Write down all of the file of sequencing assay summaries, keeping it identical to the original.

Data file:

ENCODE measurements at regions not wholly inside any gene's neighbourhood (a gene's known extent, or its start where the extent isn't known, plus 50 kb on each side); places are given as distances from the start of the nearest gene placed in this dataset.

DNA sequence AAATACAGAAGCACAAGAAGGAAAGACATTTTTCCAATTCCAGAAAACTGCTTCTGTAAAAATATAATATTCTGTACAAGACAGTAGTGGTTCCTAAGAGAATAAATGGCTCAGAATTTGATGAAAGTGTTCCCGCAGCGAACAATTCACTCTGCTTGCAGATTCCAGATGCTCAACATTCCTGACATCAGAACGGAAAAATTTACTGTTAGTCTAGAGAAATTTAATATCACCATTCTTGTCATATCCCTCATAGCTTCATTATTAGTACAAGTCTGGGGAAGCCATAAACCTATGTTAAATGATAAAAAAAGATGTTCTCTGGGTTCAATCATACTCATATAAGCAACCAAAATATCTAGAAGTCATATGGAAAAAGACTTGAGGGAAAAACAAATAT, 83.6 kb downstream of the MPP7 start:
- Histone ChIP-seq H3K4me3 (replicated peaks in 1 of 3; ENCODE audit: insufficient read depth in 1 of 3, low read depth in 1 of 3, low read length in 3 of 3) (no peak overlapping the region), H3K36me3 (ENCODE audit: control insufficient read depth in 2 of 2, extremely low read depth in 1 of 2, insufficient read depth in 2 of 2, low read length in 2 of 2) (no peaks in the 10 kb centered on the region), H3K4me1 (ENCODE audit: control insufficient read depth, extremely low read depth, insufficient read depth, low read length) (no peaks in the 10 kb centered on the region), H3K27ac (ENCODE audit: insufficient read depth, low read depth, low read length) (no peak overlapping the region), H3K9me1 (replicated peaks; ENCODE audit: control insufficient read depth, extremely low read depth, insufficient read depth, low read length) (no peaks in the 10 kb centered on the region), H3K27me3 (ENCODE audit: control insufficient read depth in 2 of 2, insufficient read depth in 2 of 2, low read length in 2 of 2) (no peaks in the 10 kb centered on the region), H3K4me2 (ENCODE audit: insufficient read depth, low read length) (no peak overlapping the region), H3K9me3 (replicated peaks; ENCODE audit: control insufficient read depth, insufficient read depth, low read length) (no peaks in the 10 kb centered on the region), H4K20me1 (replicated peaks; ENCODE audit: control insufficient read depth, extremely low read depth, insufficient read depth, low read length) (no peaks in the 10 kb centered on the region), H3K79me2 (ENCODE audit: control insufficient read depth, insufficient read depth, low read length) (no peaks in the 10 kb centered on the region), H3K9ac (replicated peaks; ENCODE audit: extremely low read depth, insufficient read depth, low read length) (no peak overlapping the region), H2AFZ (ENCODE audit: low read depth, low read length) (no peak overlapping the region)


ENCODE measurements at regions not wholly inside any gene's neighbourhood (a gene's known extent, or its start where the extent isn't known, plus 50 kb on each side); places are given as distances from the start of the nearest gene placed in this dataset.

DNA sequence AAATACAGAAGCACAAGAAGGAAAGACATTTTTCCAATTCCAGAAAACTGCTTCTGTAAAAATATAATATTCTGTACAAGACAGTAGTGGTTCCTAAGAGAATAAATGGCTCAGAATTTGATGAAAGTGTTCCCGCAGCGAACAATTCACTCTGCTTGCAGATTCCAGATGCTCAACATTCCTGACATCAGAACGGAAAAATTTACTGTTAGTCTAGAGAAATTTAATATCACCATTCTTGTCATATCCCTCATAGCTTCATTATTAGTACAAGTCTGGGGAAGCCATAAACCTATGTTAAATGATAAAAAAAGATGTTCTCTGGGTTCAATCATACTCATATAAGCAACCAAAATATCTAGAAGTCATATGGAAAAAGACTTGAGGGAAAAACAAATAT, 83.6 kb downstream of the MPP7 start:
- Histone ChIP-seq H3K4me3 (replicated peaks in 1 of 3; ENCODE audit: insufficient read depth in 1 of 3, low read depth in 1 of 3, low read length in 3 of 3) (no peak overlapping the region), H3K36me3 (ENCODE audit: control insufficient read depth in 2 of 2, extremely low read depth in 1 of 2, insufficient read depth in 2 of 2, low read length in 2 of 2) (no peaks in the 10 kb centered on the region), H3K4me1 (ENCODE audit: control insufficient read depth, extremely low read depth, insufficient read depth, low read length) (no peaks in the 10 kb centered on the region), H3K27ac (ENCODE audit: insufficient read depth, low read depth, low read length) (no peak overlapping the region), H3K9me1 (replicated peaks; ENCODE audit: control insufficient read depth, extremely low read depth, insufficient read depth, low read length) (no peaks in the 10 kb centered on the region), H3K27me3 (ENCODE audit: control insufficient read depth in 2 of 2, insufficient read depth in 2 of 2, low read length in 2 of 2) (no peaks in the 10 kb centered on the region), H3K4me2 (ENCODE audit: insufficient read depth, low read length) (no peak overlapping the region), H3K9me3 (replicated peaks; ENCODE audit: control insufficient read depth, insufficient read depth, low read length) (no peaks in the 10 kb centered on the region), H4K20me1 (replicated peaks; ENCODE audit: control insufficient read depth, extremely low read depth, insufficient read depth, low read length) (no peaks in the 10 kb centered on the region), H3K79me2 (ENCODE audit: control insufficient read depth, insufficient read depth, low read length) (no peaks in the 10 kb centered on the region), H3K9ac (replicated peaks; ENCODE audit: extremely low read depth, insufficient read depth, low read length) (no peak overlapping the region), H2AFZ (ENCODE audit: low read depth, low read length) (no peak overlapping the region)